Referring to FIGS. 2 and 3, control rod 24 consists of a base section 24a, an intermediate section 24b and a mounting section 24c. Base section 24a is disposed within the interior of arm member 17 and is pivotally connected at its rearward end to a crank member 28 which in turn is pivotally mounted on lower arm members 16 about axis 28'. The forward end of base section 24a is formed with a longitudinally disposed bore provided with internal, helical grooves which mesh with a set of helical ridges 24d provided on the rearward portion of intermediate section 24b which is received within the bore of 24a. The cooperation between the helical ridges and grooves of base section 24a and intermediate section 24b is such that upon pivoting crank 28 to impart linear motion to base section 24a, such cooperation will translate the rectilinear motion of base section 24a to rotational motion of intermediate section 24b.
The forwardly disposed end of intermediate section 24b extends through base member 19 and carrier member 20 and is connected to mounting section 24c by means of a universal connection 24e. Mounting section 24c extends through and is journalled in an opening in plate section 21a of the support member, and is rotatable about axis 27. The mounting section 24c is provided with a free end portion 24f on which there may be mounted a working tool such as a spraying gun.
As best seen in FIG. 3, control rod members 22 and 23 are disposed on opposite sides of pivot axis 25 and on the same side of pivot axis 26 so that upon simultaneously extending or retracting control rod members 22 and 23 the support member will be caused to pivot about axis 26, and upon extending one of such control rod members and retracting the other, the support member will be caused to pivot about axis 25. In addition, it will be seen that by imparting rectilinear motion to section 24a of control rod member 24, the tool mounted on end portion 24f will be caused to rotate.
The pivotal center of universal connection 24e coincides with the intersection of pivot axes 25 and 26 to permit the simultaneous extension and retraction of control rod members 22 and 23 and rotation of control rod member 24. Furthermore, it will be appreciated that the recessed upper portions of the carrier member and the beveling of the front and rear edges of sections 20b and 20c of the carrier member allow maximum angular displacement of the support member 21 relative to the base member 19 about pivot axis 25 without incurring interference of control rod members 22 and 23 by the carrier member 20.
The extension and retraction of control rod section 24a through crank arm 28 is provided by a hydraulic cylinder assembly 29 provided in the base member of the unit. The assembly includes a cylinder 29a pivotally mounted at its lower end as at 30 and connected to a hydraulic valve and manifold assembly 31, and a rod 29b pivotally connected to a lever 32 which is pivotally mounted on the base member about axis 33. Motion is transmitted from lever 32 to crank arm 23 by means of a connecting link 34.
It will be appreciated that by supplying fluid under pressure to the opposite ends of cylinder 29a, the rod portion 29b will be caused to extend and retract to transmit motion to crank arm 28 which in turn transmits rectilinear motion to control rod section 24a. As previously mentioned, the rectilinear motion of rod section 24a is translated through the helical connection between sections 24a and 24b to rotary motion to rotate the workpiece mounted on the end of mounting section 24c.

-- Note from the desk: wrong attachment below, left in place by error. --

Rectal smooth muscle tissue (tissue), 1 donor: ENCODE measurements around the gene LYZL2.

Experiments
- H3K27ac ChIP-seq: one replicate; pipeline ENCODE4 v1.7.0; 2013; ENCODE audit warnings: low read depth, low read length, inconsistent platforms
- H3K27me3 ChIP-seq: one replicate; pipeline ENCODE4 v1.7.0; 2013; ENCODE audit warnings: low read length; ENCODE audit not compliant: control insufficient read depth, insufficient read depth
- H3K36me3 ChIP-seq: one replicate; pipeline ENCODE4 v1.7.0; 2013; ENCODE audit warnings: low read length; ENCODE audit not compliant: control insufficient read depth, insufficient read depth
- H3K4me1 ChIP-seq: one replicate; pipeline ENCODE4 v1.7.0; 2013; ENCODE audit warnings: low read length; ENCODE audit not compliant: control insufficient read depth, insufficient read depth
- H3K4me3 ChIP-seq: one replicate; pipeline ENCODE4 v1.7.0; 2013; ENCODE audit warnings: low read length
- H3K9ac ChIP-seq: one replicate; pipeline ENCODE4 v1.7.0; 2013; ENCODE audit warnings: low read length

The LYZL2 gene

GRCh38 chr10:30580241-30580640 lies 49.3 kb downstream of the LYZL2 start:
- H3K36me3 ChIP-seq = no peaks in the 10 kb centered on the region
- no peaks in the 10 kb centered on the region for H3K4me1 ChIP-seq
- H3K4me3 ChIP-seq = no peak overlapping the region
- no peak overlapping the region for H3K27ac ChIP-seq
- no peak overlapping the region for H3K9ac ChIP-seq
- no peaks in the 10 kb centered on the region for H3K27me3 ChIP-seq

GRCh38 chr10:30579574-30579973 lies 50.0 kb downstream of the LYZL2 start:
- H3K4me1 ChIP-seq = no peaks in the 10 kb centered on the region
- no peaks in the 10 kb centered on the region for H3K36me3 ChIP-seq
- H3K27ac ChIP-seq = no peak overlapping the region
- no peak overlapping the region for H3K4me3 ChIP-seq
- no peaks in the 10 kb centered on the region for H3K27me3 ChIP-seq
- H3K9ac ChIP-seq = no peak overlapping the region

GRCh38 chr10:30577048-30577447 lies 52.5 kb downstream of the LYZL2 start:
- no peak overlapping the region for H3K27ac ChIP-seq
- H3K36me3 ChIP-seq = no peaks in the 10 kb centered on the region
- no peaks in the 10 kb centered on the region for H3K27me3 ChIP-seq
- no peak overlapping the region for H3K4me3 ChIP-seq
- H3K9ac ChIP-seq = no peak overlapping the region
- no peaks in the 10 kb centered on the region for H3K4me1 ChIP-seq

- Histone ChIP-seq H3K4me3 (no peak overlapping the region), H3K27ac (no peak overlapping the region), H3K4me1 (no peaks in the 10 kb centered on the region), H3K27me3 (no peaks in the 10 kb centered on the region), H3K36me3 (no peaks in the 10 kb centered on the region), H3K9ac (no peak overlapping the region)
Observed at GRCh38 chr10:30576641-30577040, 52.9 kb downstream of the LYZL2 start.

Additional hydraulic cylinder assemblies and linkages similar to that shown in FIG. 2 are provided to transmit motion for actuating control rod members 22 and 23 as shown in FIG. 4.
Power unit 11 is of a conventional, commercially available type, including an oil reservoir, motor, pump, filter and appropriate controls. The power unit supplies fluid under pressure to the robot actuator through valve and manifold assembly 31.
Control unit 12 includes a microprocessor computer which functions in the conventional manner in comparing the actual positions of the working tool with the program positions, determining the position errors and correspondingly generating command signals to selected values controlling the hydraulic cylinders for correcting the errors. The positions of the components of the robot are sensed by linear potentiometers 35 mounted directly on the hydraulic cylinder assemblies.
The computer may be programmed either by moving the robot through a sequence of motions as desired, or through other input means. In programming by physically moving the robot through a sequence of motions, the outer end of the upper arm member and the work tool support member of the wrist assembly are moved through a sequence of motions such as the motions required to spray paint a workpiece. Under such conditions, the various potentiometers of the robot generate a sequence of position signals which function to program the computer.
The system as described is capable of operation in different modes including point-to-point and continuous path modes, depending on the work function to be performed.
From the foregoing detailed description, it will be evident that there are a number of changes, adaptations and modifications of the present invention which come within the province of those persons having ordinary skill in the art to which the aforementioned invention pertains. However, it is intended that all such variations not departing from spirit of the invention be considered as within the scope thereof as limited solely by the appended claims.
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|U.S. Classification||74/490.01, 901/29, 901/9, 414/917, 901/15|
|Cooperative Classification||Y10T74/20305, Y10S414/13, B25J17/0266, B25J17/0258, B25J9/0072|
|European Classification||B25J17/02F, B25J17/02F2|
|May 12, 1992||REMI||Maintenance fee reminder mailed|
|Oct 11, 1992||LAPS||Lapse for failure to pay maintenance fees|
|Dec 15, 1992||FP||Expired due to failure to pay maintenance fee|
Effective date: 19921011